Overview

RabbitMQ Stream Plugin

This plugin adds the concept of stream exchanges. The idea is that when you define a policy that makes an exchange a stream, the plugin will create one queue per node in the cluster (Think sharding, for some definition of sharding). Messages published to the exchange will be delivered to the queues either by consistent hashing or by a random algorithm (The plugin augments the consistent-hash-exchange and the random-exchange plugins).

Why?

Why do we need this? RabbitMQ queues are bound to the node where they were first declared. This means that even if you create a cluster of RabbitMQ brokers, at some point all message traffic will go to the node where the queue lives. What this plugin does is to give you a centralized place where to send your messages, plus load balancing across many nodes, by adding queues to the other nodes in the cluster.

The advantage of this setup is that the queues from where your consumers will get messages will be local to the node where they are connected. On the other hand, the producers don't need to care about what's behind the exchange.

All the plumbing to automatically maintain the stream queues is done by the plugin. If you add more nodes to the cluster, then the plugin will automatically create queues in those nodes.

If you remove nodes from the cluster then RabbitMQ will take care of taking them out of the list of bound queues. Message loss can happen in the case where a race occurs from a node going away and your message arriving to the stream exchange. If you can't afford to lose a message then you can use publisher confirms to prevent message loss.

How to get the queue name to consume from?

With all these queues automatically added to the broker it can get tricky to know from which queue your consumer should get messages. The plugin adds a couple of HTTP endpoints to help with that. See bellow.

Ordering

Message order is maintained per stream queue, but not globally. If you need global ordering then stick with mirrored queues.

Building the plugin

Get the RabbitMQ Public Umbrella ready as explained in the RabbitMQ Plugin Development Guide.

Move to the umbrella folder an then run the following commands:

# the plugin allows routing via the random-exchange plugin
git clone https://github.com/videlalvaro/random-exchange.git
git clone https://github.com/rabbitmq/rabbitmq-consistent-hash-exchange.git
git clone https://videlalvaro@bitbucket.org/videlalvaro/rabbitmq-stream.git
cd rabbitmq-stream
make

Testing the plugin

Enable the following plugins as explained in the RabbitMQ Plugin Development Guide:

[rabbitmq_management, amqp_client, rabbitmq_consistent_hash_exchange, random_exchange].

Then run make run-in-broker.

On a separate Terminal window run the following commands to start a second RabbitMQ node.

First setup the enabled plugins for the other node:

echo '[amqp_client,rabbitmq_consistent_hash_exchange,rabbitmq_stream, rabbitmq_management_agent, random_exchange].' > other_plugins
export RABBITMQ_ENABLED_PLUGINS_FILE=other_plugins

Then start the other node and cluster it:

make start-other-node OTHER_NODE=rabbit2 OTHER_PORT=5673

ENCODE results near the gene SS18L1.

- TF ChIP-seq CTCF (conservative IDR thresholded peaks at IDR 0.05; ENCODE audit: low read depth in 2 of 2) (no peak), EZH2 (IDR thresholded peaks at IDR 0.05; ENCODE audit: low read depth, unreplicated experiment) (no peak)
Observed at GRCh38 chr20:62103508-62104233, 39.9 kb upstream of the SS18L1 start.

make cluster-other-node MAIN_NODE=rabbit-test@hostname OTHER_NODE=rabbit2

You could repeat the previous two steps to start a couple more nodes. Don't forget to change the OTHER_NODE and OTHER_PORT values.

So far we have a RabbitMQ cluster. Now it's time to add a policy to tell RabbitMQ to make some exchanges as streams.

../rabbitmq-server/scripts/rabbitmqctl -n rabbit-test@hostname set_policy my_stream "^shard\." '{"stream": "my_stream"}'

That policy will create a stream called my_stream for all exchanges whose name start with shard..

Then if you declare an exchange called for example shard.logs_stream the plugin will create one queue per node in the cluster. So if we have a cluster of nodes [rabbit1, rabbit2, rabbit3], we will get the following queues:

stream: shard.logs_stream - rabbit1@hostname
stream: shard.logs_stream - rabbit2@hostname
stream: shard.logs_stream - rabbit3@hostname

Each queue will be local to the node included in its name. Stream queues name will have the stream: prefix in their names.

Obtaining the queue to consume from

The plugin adds a couple of new HTTP API endpoints to the management plugin.

  • GET /api/stream-queues/: returns all the stream queues present in the broker.
  • GET /api/stream-queues/vhost: returns all the stream queues for vhost.
  • GET /api/stream-queues/vhost/exchange: returns all the stream queues for the exchange of vhost.

The last API call accepts the optional parameter node which can be any of:

  • local: returns the stream queue that is local to the node where the HTTP call is made.
  • random: returns a random stream queue from the queues belonging to the exchange stream.
  • If the parameter is not present, then it returns all the stream queues for the exchange of vhost.

Running the examples

To test the plugin you can run the examples/shard.php example.

First install composer as explained here.

Then cd into the examples folder and run: composer.phar install.

Then run php stream.php.

That script will:

  • Declare a policy for all exchanges named "^shard\."
  • Create an exchange called shard.logs_stream of type x-consistent-hash
  • Retrieve all stream queues on the broker
  • Retrieve all stream queues on the broker for exchange shard.logs_stream
  • Retrieve the local stream queue for exchange shard.logs_stream
  • Retrieve a random stream queue for exchange shard.logs_stream

TODO

  • Adds parameters so the user can define an amqpuri to use when declaring queues.
  • Adds parameters to set the binding key for queues.
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